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Latitude: 52.2466 / 52°14'47"N
Longitude: 0.7168 / 0°43'0"E
OS Eastings: 585568
OS Northings: 264410
OS Grid: TL855644
Mapcode National: GBR QF0.21S
Mapcode Global: VHKD4.CSTN
Entry Name: 7, Northgate Street
Listing Date: 7 August 1952
Source: Historic England
Source ID: 1022611
English Heritage Legacy ID: 466981
Location: Bury St. Edmunds, St. Edmundsbury, Suffolk, IP33
District: St. Edmundsbury
Civil Parish: Bury St Edmunds
Built-Up Area: Bury St Edmunds
Traditional County: Suffolk
Lieutenancy Area (Ceremonial County): Suffolk
Church of England Parish: Bury St Edmunds St John the Evangelist
Church of England Diocese: St.Edmundsbury and Ipswich
BURY ST EDMUNDS
TL8564SE NORTHGATE STREET
639-1/8/483 (West side)
House. c1500. Timber-framed and jettied, part originally with
brick nogging, now all rendered in panels. The ends of the
jetty are covered by a moulded fascia. Plaintiled roof.
EXTERIOR: 2 storeys, cellar to part, attics. A range of 7
irregularly spaced sash windows with a single vertical
glazing-bar to lights in flush cased frames. A central 6-panel
entrance door, up 6 steps with cast-iron wreathed handrails,
has an Adam style fanlight with radiating glazing bars and is
recessed in a wood doorcase with panelled reveals and
pilasters and an open dentilled cornice. A 16-pane sash window
in a flush cased frame in the apex of the south gable.
A brick extension at the rear partly replaces a C19 brick
range. The jetty was underbuilt in the C18 and the house now
has a double front wall with a gap between the 2 into which
panelled frames and inside shutters for the sash windows were
Part of the original front wall on the south side can be seen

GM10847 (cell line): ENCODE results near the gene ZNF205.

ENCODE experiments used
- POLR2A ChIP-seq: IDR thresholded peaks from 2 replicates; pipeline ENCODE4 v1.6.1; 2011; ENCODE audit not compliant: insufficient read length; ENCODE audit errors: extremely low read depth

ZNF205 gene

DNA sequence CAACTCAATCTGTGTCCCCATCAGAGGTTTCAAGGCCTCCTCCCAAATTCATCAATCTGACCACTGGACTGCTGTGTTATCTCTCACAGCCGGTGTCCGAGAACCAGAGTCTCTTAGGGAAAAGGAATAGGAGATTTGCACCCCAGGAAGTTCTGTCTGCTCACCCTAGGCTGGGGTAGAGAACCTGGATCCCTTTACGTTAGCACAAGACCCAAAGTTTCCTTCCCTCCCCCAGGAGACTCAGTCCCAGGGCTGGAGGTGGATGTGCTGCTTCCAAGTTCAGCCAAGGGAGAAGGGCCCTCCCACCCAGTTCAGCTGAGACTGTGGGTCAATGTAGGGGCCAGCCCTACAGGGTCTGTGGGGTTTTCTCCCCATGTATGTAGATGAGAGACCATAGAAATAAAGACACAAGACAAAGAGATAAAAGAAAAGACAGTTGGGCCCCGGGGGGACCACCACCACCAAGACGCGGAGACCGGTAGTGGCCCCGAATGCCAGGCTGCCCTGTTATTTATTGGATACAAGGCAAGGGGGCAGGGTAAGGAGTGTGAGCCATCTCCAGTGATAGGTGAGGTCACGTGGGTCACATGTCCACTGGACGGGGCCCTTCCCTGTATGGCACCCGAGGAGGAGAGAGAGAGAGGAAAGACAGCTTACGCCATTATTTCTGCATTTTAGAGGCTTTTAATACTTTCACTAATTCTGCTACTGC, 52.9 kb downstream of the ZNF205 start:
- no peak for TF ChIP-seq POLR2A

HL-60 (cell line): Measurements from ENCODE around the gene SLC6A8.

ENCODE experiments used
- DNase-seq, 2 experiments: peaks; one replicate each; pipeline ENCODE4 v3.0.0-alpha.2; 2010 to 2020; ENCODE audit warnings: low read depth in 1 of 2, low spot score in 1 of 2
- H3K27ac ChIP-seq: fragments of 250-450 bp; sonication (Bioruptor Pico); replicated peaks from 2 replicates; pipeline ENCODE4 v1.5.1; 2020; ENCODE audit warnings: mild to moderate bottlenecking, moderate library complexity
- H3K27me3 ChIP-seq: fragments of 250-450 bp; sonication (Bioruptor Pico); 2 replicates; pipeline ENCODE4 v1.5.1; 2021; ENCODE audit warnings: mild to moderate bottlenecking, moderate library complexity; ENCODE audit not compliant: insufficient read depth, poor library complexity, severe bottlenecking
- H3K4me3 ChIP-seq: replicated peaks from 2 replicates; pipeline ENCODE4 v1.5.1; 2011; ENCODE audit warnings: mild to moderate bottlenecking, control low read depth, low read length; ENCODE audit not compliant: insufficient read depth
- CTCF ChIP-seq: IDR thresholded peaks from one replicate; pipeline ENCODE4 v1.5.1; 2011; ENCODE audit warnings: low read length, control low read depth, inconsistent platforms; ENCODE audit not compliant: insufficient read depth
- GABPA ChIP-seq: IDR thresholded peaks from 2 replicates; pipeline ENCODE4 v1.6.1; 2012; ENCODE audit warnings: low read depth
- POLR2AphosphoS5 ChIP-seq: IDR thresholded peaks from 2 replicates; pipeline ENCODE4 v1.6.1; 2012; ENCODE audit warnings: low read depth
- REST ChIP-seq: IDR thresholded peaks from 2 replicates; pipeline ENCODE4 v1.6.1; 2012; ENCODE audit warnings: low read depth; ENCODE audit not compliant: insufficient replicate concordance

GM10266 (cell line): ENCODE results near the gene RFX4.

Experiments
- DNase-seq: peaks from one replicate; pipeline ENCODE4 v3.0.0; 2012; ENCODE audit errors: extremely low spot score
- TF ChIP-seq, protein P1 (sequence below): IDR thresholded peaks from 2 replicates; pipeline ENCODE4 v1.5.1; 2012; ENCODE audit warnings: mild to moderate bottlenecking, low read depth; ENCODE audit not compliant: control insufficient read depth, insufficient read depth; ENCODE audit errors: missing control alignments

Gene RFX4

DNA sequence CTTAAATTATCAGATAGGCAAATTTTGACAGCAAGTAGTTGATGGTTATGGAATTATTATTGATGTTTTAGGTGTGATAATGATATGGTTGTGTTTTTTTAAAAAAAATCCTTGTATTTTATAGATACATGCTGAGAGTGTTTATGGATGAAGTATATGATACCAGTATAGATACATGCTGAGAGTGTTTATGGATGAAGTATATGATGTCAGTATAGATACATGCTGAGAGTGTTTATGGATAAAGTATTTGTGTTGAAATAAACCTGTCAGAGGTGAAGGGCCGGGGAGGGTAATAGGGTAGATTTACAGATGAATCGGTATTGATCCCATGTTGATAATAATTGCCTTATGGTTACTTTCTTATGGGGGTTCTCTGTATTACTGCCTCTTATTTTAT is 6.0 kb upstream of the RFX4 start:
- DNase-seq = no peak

from inside the house: the brackets supporting the jetty had
carved capitals and shafts down the front of the posts. On the
upper storey a new jetty was added, again with the intention
of making space for the inserted sash windows.
INTERIOR: cellar below south end has an original ceiling with
plain joists and heavy main beam. Walls with niches and a wide
retaining arch in the inner wall. A C19 brick addition has
numbered wine bins. The timber frame is in 2 distinct halves,
quite close in date; on the south, 2 bays, including the
entry, divided into 2 rooms, both with double ogee moulding to
the main ceiling beams and joists.
The north wall has a 6-panel door in a moulded surround and
exposed studding with the remains of wall painting simulating
wood panelling: the panels are outlined in red and contain
brown roughly drawn wood graining. A rebuilt chimney-stack on
the back wall has stone jambs and a smaller 1st storey
fireplace has stone jambs and a plain cambered timber lintel.
The south upper storey, divided into 2, has the principal room
with exposed studding and traces of wall painting in 3 phases:
on the north wall, similar to the room below; along the south
wall a delicately painted late C17 floral design with vase on
a pink background in one panel and parts of a frieze in grey
and black over a doorway. The ceiling has shallow double roll
mouldings to the cross beams and single roll mouldings to the
The partition wall between the 2 upper rooms has long tension
braces and the end room has a blocked stair trap. Roof with
side purlins set square and the remains of braces for a
queen-post roof. The queen-posts are missing and there is a
2nd layer of rafters. To the north of the entry are 3 bays of
slightly earlier framing which formed a single large room on
each storey. Exposed ground storey ceilings have heavy
chamfered cross-beams with cut-off stops and plain unchamfered
joists. Studding along the front wall has the remains of brick
A chimney-stack on the rear wall with a plain timber lintel.
On the upper storey the walls have long arched braces halved
against the studs and arched braces (some removed) to the
tie-beams. The tie-beam of the open truss has a peg-hole and
mortice for a missing crown-post. The much-repaired roof has 3
layers of rafters.
(BOE: Pevsner N: Radcliffe E: Suffolk: London: 1974-: 153).
Listing NGR: TL8556864410
This text is from the original listing, and may not necessarily reflect the current setting of the building.
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